Trying to achieve patient-centered care, while at the same time focusing on decreasing costs to the healthcare system, has the potential to create conflict between opposing incentives of the patient and the healthcare system delivering their care [1, 6]. We sought to elucidate which aspects of care patients prefer. Furthermore, we will attempt to quantify or at least compare which medical preferences are relatively worthwhile for patients. These preferences include properties such as incision length, hospital length-of-stay, postoperative experiences, follow-up personnel, and type of anti-coagulation. Improving healthcare quality must include the patient as a stakeholder directly.
This prospective observational study used an institutional review board approved, consented survey (Supplemental Figure 1) of patients after total knee arthroplasty or total hip arthroplasty to evaluate and quantitate their pre-, peri-, intra-, postoperative preferences. We collected the variables age, sex, and socioeconomic elements (e.g., race, health insurance, years of education, work status).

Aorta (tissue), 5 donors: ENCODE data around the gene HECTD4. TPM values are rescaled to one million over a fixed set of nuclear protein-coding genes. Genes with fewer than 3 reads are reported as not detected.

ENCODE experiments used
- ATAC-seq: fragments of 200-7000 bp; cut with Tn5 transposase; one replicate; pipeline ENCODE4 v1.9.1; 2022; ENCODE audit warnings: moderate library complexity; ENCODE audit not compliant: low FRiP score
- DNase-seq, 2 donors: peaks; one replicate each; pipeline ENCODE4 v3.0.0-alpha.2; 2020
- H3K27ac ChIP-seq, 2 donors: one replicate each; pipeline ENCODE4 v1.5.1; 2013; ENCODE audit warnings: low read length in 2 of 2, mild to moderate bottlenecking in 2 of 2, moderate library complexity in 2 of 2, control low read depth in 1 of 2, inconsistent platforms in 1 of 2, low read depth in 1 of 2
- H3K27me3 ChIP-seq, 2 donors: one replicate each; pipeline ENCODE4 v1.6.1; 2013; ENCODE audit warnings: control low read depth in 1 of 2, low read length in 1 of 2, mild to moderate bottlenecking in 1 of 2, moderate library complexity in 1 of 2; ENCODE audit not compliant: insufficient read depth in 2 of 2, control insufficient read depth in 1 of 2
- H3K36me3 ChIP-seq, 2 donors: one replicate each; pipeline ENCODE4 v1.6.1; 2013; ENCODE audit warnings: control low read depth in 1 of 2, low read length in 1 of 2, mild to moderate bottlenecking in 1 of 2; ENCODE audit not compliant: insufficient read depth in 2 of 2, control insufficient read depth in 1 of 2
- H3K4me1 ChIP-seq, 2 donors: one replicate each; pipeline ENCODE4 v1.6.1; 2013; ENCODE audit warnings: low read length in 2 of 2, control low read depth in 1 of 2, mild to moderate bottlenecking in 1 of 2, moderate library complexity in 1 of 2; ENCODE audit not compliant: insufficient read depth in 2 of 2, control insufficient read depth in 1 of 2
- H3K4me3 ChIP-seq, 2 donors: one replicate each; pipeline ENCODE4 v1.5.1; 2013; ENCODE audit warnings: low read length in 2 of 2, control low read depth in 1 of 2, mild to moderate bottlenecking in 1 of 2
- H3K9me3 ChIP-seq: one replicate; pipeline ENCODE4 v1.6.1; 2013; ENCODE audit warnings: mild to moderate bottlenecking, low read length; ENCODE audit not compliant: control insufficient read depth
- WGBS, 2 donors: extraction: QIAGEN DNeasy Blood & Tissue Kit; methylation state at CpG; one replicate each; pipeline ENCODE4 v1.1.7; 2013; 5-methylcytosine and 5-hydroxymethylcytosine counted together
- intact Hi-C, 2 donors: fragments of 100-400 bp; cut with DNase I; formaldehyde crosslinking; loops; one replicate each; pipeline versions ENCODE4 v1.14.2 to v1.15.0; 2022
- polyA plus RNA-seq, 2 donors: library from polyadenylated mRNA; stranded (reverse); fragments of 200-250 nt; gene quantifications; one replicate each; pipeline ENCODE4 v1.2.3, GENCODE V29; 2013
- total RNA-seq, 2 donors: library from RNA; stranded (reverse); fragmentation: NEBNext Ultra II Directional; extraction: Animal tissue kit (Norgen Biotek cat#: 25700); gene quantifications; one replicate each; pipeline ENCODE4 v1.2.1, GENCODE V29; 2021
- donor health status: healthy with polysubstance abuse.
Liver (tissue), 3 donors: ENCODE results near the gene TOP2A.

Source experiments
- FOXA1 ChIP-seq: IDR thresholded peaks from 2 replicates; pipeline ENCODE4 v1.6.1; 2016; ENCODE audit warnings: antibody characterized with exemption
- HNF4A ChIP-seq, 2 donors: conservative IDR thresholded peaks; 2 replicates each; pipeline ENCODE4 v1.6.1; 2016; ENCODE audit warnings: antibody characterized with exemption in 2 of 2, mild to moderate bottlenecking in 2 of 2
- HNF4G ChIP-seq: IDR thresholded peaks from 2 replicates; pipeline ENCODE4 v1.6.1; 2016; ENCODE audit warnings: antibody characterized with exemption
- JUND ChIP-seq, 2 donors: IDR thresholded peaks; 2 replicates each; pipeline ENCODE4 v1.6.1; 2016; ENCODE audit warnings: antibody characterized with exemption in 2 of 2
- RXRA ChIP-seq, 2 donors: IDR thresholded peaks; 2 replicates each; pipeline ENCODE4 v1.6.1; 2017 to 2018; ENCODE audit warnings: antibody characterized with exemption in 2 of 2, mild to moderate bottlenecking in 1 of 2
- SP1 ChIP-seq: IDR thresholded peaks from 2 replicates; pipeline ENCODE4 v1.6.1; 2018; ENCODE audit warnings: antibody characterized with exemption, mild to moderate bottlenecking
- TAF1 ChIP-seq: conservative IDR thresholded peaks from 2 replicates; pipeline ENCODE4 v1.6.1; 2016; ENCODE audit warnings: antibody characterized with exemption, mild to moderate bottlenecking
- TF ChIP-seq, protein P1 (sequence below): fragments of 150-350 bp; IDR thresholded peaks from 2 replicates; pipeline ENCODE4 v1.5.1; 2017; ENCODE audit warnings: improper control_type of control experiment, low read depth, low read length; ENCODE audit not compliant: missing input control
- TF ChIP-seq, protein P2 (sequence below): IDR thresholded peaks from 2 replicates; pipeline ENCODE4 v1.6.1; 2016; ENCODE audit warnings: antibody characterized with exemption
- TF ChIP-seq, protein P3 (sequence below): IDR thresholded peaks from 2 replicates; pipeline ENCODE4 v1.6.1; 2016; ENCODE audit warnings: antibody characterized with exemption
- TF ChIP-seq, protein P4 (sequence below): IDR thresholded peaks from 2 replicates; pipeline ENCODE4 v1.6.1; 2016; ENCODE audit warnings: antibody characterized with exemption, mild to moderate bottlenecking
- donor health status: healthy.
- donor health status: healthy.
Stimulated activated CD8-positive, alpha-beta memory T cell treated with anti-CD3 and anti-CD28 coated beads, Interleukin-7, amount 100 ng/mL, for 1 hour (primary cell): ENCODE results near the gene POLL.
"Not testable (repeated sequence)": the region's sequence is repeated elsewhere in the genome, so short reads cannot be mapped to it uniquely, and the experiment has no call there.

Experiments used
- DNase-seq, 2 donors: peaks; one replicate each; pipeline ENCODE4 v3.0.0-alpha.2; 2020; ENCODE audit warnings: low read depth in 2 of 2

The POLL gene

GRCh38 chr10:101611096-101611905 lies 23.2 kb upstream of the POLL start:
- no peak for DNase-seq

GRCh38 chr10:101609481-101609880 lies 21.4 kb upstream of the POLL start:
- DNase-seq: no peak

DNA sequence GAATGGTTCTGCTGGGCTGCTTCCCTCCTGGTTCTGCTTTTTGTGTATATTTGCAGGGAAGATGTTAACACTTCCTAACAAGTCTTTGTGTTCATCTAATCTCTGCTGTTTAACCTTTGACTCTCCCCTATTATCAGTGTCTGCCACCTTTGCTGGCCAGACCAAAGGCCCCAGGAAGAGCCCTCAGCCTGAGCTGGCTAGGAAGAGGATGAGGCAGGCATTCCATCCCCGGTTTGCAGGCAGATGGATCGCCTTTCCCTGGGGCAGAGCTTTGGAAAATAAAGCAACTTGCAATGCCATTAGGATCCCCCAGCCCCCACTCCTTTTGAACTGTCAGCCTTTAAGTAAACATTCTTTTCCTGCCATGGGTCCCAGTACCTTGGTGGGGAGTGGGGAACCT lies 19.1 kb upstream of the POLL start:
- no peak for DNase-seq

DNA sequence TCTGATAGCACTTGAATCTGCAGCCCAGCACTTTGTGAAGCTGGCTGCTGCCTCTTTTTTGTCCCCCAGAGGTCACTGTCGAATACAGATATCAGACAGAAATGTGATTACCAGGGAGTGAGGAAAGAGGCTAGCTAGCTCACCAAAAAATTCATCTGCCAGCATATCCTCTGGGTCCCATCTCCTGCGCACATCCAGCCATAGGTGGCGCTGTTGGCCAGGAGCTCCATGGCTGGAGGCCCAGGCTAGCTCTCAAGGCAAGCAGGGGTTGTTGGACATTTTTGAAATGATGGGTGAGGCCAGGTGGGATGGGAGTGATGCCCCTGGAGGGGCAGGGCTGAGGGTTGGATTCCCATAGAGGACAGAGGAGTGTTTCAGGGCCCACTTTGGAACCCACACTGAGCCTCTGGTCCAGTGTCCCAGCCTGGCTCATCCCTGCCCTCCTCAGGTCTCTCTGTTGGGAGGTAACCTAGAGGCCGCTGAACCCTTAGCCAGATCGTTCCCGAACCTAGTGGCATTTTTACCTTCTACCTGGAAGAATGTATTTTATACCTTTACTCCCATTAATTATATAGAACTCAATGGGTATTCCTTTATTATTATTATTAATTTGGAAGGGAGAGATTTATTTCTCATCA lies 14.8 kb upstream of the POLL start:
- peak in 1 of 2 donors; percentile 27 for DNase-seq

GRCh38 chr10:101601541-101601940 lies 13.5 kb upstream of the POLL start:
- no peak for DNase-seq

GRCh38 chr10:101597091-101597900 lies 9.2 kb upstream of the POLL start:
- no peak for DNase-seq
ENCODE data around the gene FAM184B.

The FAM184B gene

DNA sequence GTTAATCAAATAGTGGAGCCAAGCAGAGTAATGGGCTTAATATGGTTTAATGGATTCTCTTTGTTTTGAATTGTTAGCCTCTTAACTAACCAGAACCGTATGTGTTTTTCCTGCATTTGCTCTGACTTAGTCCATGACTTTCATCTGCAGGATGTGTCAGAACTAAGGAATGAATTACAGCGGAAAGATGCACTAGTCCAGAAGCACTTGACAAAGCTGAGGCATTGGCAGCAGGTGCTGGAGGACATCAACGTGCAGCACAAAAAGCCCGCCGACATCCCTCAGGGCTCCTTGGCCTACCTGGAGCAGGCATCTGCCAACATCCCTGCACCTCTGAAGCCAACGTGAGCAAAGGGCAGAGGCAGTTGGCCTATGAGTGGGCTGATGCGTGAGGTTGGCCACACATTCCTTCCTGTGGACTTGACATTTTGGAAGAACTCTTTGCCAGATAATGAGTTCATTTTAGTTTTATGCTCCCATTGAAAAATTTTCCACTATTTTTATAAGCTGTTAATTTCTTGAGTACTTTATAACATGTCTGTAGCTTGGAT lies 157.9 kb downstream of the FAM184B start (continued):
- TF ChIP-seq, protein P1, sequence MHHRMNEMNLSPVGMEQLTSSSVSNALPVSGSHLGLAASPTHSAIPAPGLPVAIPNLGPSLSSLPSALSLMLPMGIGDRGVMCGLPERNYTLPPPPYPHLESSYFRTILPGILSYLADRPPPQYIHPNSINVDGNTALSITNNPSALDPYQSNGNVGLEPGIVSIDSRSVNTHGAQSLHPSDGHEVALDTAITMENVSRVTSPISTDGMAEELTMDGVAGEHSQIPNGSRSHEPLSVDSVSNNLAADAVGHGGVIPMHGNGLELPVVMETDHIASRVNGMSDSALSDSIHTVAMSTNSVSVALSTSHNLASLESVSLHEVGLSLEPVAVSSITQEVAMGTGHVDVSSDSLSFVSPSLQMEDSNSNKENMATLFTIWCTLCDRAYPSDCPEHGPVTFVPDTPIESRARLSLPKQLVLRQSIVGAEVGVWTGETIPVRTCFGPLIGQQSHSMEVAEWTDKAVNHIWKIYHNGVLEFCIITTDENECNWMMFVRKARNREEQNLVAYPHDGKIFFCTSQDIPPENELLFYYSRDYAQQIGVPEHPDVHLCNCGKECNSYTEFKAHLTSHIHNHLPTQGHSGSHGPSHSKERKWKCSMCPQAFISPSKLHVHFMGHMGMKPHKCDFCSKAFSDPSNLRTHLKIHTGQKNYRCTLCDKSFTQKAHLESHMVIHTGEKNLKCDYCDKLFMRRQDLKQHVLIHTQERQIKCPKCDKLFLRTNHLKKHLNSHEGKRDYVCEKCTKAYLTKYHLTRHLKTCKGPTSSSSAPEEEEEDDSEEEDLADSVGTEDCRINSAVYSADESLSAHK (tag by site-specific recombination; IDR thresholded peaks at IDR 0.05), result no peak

A total of 102 participants completed the survey, of which 43% underwent a total knee replacement, 6% underwent a partial knee replacement, 43% underwent a total hip replacement, 6% underwent a total knee and total hip replacement, and 2% underwent a partial knee and total hip replacement (Table 1).